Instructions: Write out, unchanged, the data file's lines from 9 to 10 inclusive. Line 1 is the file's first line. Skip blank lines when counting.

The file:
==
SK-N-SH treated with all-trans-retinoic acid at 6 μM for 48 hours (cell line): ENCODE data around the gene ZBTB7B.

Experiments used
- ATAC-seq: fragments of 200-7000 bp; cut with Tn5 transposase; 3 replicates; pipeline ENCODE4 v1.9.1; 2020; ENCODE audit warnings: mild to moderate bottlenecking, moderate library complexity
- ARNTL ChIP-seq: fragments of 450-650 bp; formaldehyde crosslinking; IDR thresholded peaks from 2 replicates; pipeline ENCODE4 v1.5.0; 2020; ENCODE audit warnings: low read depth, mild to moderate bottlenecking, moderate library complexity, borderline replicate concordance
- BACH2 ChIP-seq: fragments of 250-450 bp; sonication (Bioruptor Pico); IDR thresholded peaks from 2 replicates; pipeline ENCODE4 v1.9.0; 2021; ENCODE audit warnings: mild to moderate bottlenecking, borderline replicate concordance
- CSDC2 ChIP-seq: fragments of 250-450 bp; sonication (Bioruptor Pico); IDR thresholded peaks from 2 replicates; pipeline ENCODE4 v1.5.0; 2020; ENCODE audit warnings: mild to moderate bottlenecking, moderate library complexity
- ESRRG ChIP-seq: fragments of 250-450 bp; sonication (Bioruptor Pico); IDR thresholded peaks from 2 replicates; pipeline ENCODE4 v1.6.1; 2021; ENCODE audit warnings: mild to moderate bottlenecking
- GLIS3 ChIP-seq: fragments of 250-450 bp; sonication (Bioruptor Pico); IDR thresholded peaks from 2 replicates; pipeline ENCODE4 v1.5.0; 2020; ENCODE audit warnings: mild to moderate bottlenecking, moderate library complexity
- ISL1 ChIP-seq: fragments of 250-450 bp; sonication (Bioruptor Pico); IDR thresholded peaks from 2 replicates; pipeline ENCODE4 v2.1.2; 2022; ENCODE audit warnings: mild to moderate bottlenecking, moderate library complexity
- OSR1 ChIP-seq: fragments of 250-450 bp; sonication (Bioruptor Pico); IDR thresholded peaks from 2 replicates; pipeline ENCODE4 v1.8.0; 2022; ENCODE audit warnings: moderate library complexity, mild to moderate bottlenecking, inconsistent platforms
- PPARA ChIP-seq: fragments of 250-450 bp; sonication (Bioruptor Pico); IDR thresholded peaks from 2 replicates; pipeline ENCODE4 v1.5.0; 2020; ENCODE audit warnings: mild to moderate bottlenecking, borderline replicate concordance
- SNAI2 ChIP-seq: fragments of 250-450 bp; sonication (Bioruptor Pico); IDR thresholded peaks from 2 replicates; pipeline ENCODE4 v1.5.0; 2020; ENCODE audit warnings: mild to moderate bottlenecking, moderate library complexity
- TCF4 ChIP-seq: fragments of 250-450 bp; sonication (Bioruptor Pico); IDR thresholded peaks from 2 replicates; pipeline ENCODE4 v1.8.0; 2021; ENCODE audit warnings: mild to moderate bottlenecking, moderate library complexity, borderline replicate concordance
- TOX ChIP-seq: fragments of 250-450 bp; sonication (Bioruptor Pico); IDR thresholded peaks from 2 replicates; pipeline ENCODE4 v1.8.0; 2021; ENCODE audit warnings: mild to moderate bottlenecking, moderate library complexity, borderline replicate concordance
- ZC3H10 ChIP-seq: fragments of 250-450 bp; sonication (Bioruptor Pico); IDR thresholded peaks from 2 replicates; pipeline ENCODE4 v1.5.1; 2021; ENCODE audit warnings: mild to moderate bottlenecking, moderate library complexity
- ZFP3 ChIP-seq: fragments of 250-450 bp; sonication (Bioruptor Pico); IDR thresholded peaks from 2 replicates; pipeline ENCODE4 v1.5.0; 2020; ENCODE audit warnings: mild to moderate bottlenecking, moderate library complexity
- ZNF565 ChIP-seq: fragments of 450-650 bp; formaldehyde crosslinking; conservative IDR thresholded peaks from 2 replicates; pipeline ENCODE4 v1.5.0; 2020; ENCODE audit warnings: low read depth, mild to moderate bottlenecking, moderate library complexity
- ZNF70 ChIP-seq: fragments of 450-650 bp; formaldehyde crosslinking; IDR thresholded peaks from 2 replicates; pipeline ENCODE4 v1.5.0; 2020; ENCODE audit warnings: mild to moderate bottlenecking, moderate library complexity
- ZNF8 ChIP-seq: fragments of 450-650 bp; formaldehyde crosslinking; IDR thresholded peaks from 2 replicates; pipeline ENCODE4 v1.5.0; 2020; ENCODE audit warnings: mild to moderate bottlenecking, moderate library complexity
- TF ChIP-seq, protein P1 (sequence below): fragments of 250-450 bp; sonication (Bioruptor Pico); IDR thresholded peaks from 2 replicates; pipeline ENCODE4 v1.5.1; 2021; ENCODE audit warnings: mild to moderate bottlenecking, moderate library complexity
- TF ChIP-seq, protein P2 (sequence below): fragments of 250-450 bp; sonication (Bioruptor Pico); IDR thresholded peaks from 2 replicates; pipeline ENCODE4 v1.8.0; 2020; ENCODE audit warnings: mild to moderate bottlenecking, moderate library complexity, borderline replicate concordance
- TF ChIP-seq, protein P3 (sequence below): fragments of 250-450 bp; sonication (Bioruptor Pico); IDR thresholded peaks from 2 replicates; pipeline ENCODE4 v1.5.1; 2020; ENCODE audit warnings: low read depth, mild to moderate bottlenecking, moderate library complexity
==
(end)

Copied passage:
- ISL1 ChIP-seq: fragments of 250-450 bp; sonication (Bioruptor Pico); IDR thresholded peaks from 2 replicates; pipeline ENCODE4 v2.1.2; 2022; ENCODE audit warnings: mild to moderate bottlenecking, moderate library complexity
- OSR1 ChIP-seq: fragments of 250-450 bp; sonication (Bioruptor Pico); IDR thresholded peaks from 2 replicates; pipeline ENCODE4 v1.8.0; 2022; ENCODE audit warnings: moderate library complexity, mild to moderate bottlenecking, inconsistent platforms